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Push to lower bowel cancer screening age to save people “in the prime of their lives”

Article image for Push to lower bowel cancer screening age to save people “in the prime of their lives”

There is a push to lower the age for the bowel cancer national screening program to people in their mid 40s.

Developed by The Demographics Group and commissioned by Bowel Cancer Australia, the Protecting nine million Australians: the case for screening from age 45 report examines the growing impact of bowel cancer in people under 50 and the benefits of lowering the screening age.

The report has found a lack of early testing is resulting in a number of cases in younger people flying under the radar. Compared to other cancers, bowel cancer is the only one to show an increase in mortality rates for people aged 45-to-49.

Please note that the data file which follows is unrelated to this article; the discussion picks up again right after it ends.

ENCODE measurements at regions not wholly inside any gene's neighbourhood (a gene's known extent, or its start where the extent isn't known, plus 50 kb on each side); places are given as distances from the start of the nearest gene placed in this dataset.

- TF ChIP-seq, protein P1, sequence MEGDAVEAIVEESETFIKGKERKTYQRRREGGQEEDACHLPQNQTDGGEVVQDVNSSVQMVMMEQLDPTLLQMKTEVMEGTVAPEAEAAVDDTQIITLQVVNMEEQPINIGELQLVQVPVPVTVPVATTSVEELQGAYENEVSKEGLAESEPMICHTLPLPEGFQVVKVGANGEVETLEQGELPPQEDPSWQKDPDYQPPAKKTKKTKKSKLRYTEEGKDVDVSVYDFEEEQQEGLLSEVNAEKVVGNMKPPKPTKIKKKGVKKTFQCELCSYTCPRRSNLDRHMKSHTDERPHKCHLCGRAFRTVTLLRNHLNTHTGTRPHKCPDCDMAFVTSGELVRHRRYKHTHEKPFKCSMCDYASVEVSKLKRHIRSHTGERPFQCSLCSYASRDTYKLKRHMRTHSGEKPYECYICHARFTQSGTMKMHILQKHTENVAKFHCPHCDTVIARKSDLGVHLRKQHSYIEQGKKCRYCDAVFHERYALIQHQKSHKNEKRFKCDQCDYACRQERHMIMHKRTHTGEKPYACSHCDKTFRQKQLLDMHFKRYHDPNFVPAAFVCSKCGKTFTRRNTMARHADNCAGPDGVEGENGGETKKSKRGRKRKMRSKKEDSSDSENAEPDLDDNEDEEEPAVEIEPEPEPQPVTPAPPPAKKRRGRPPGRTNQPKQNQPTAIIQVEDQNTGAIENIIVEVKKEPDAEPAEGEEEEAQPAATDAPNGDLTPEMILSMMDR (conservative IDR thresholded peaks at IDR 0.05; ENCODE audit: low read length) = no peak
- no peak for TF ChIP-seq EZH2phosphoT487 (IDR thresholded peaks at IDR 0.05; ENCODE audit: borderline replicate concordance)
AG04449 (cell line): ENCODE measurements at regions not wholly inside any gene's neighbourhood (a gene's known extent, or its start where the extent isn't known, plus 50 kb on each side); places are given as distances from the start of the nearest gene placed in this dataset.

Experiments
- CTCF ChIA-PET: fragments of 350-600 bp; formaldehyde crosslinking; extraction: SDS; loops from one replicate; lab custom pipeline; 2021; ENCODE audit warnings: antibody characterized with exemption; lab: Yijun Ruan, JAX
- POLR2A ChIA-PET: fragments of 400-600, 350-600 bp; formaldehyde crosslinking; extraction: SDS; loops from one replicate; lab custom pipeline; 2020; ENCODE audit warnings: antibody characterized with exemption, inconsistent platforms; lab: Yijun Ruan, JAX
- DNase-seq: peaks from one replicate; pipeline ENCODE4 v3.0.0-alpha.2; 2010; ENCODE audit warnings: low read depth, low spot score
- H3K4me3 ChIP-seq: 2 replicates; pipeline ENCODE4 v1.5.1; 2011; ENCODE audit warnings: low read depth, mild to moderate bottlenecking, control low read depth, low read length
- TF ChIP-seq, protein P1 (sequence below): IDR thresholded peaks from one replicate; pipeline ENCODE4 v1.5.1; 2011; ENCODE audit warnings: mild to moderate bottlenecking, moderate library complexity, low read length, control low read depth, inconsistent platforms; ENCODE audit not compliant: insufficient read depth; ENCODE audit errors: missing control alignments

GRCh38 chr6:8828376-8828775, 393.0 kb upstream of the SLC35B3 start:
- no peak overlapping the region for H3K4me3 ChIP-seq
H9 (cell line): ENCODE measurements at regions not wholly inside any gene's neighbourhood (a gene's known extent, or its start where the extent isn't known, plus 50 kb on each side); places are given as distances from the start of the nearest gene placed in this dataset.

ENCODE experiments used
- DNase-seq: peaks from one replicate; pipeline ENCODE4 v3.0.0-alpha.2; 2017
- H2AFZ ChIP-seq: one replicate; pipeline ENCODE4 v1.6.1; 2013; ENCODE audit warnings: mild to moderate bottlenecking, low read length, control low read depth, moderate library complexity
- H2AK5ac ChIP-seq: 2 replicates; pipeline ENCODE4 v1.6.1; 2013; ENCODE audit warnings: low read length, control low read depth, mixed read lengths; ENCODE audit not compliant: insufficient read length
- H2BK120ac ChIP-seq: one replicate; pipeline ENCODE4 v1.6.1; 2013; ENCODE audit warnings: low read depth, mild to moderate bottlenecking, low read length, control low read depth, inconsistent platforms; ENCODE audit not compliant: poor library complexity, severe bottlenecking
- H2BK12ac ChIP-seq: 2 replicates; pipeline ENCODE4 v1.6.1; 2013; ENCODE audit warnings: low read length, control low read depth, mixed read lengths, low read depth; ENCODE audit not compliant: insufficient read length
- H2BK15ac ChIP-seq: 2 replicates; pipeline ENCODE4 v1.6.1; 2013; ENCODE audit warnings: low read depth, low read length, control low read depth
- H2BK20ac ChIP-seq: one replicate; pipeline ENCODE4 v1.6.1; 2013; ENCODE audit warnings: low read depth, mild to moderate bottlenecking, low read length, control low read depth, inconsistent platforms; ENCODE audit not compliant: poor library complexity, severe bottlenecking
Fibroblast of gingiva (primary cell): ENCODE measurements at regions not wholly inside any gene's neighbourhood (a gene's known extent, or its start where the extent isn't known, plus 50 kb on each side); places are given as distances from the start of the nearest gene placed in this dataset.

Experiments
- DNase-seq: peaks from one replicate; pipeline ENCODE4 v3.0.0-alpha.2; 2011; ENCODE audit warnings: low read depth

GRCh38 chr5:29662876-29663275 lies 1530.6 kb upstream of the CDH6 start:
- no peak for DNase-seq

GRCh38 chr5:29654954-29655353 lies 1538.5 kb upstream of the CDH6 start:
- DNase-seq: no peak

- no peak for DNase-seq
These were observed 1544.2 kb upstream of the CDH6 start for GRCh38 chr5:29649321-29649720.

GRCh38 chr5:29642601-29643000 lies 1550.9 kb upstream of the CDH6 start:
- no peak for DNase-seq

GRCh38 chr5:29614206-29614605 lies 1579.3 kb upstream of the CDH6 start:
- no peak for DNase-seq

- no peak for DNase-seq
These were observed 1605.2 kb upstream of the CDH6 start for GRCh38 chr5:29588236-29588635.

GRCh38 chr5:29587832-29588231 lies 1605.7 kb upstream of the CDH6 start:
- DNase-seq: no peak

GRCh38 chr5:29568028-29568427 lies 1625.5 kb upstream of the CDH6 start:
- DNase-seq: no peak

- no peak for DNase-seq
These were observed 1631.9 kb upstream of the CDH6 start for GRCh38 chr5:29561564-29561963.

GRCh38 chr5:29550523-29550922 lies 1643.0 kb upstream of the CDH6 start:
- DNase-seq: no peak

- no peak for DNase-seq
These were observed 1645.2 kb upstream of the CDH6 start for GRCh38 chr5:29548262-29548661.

The government-funded screening kit is available to people aged 50 to 74.

Social demographer and author of the report Bernard Salt told Oliver Peterson people who are diagnosed with bowel cancer in their late 40’s are usually in the late stages of it.

“This is a cancer that if you get it early enough you can beat it.

“Extending the age profile from 50 back to 45 – it adds another 2 million to the pool of people we’re covering but you’re saving lives, and it’s the lives of people in the prime of their lives.”

Listen to the full interview:

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